In 2009, thirteen-year veteran blogger Howard Cole had an idea. His idea was to change with the times and incorporate the World Wide Web into the seemingly stagnate process of determining professional baseballs’ greatest awards and honors – a process that has, for the past 77 years, relied solely on a group of veteran print journalists to determine who wins and who looses and who’s in and who’s out. (Note the word incorporate, not replace).
Please don’t get me wrong, I have nothing but the utmost respect and admiration for print journalists and I am in awe by their many years of education (and dedication) in a field where a mere handful actually land jobs with some of the largest print newspapers and magazines in this great land of free speech. But the truth of the matter is that many members of the Baseball Writers Association of America (BBWAA) who are entrusted annually with voting for the very highest of baseball awards and the ultimate highest of honors, the National Baseball Hall of Fame, no longer even cover baseball. Sure, they probably once did and probably did so exceptionally well, but once a BBWAA member has ten years in the brotherhood (so-to-speak), they are grandfathered in for life in the annual Hall of Fame voting – even if their current field of expertise is… say… real estate or botany (yes, I’m being facetious).
Howard Cole took what was the obvious, logical, timely and progressive next step when he created the Internet Baseball Writers Association of America (IBWAA) and gave each of its members a full vote for the exact same awards and honors bestowed upon members of the BBWAA. And though the IBWAA membership numbers currently pale in comparison to those of the BBWAA, they are growing annually (and significantly), just as the world of social media itself is growing annually (and significantly). Additionally, there are quite a number of well respected and noteworthy members in the IBWAA, including print journalists, bloggers and other social media notables.
In this the fourth year of Hall of Fame voting by the IBWAA, and using the exact same voting criteria used by the BBWAA, the Internet Baseball Writers Association of America have selected former Dodgers and Mets great (and first ballot candidate) Mike Piazza into the IBWAA Hall of Fame with an impressive 79.10% of the total vote; this in a year with an abundance of candidates who are either known or suspected to have used steroids during their careers.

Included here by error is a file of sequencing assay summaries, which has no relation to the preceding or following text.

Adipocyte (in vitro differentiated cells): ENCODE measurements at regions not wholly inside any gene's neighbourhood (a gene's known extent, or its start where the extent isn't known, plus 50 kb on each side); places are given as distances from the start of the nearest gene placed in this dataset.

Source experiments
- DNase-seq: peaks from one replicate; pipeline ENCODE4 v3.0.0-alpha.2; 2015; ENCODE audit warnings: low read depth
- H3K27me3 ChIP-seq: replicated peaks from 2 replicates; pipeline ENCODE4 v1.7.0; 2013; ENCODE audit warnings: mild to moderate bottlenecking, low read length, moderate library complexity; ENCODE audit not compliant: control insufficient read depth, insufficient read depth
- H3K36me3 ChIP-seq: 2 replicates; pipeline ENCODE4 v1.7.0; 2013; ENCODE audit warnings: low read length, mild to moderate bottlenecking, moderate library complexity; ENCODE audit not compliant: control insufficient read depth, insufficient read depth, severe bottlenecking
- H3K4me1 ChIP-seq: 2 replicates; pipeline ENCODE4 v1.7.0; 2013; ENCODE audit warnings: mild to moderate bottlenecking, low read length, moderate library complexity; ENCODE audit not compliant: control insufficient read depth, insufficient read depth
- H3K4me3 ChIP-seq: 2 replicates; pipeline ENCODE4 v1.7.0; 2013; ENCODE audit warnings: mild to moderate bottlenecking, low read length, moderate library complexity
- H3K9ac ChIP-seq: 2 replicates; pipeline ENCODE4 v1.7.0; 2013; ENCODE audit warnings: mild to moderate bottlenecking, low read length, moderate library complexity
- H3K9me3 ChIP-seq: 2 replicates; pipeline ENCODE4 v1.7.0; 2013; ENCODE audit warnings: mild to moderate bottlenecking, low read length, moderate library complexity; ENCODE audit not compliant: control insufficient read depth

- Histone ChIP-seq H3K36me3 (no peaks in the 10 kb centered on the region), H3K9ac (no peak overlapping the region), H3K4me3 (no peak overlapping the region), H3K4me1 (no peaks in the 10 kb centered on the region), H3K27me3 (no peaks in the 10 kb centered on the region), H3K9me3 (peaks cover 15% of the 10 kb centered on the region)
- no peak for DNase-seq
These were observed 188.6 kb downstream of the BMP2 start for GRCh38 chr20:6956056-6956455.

Finishing second in the IBWAA Hall of Fame voting but falling just short of the requisite 75% was former Houston Astros second baseman Craig Biggio, who garnered 64.18% of the vote. Finishing third and mired in controversy for his steroid use was former seven-time Cy Young Award winner Roger Clemens with 52.24% of the vote.
The BBWAA Hall of Fame voting results will be announced on Wednesday morning at 11 AM (PT) on the MLB Network and there is some speculation and rumor that none of the 37 eligible candidates will garner the necessary 75% of the votes, thus limiting the Class of 2013 to the three Veterans Committee inductees – umpire Hank O’Day, former Yankees owner Jacob Ruppert and 19th-century catcher/third baseman Deacon White, all of whom have been dead for 74 years or longer. The last time such a Hall of Fame shut out occurred was in 1996 when the top vote getter was former knuckleballer Phil Niekro with 68.3% of the vote. (Niekro made it in 1997 with 80.3% of the vote).
Ironically, ThinkBlueLA.com’s 2013 ‘Peoples Choice Hall of Fame’ voting results, which were announced last week, also selected Piazza into their Hall of Fame with 74% of the vote, along with Biggio. Granted, the voting criteria used in the ‘Peoples Choice’ voting was significantly different than that used by the IBWAA and the BBWAA, but the top two mirrored that of the IBWAA voting, this in spite of the relatively small sample size. This certainly suggests that members of the IBWAA and followers of ThinkBlueLA are well informed when it comes to the game and to Hall of Fame voting.
Here are the complete results of the 2013 IBWAA Hall of Fame voting: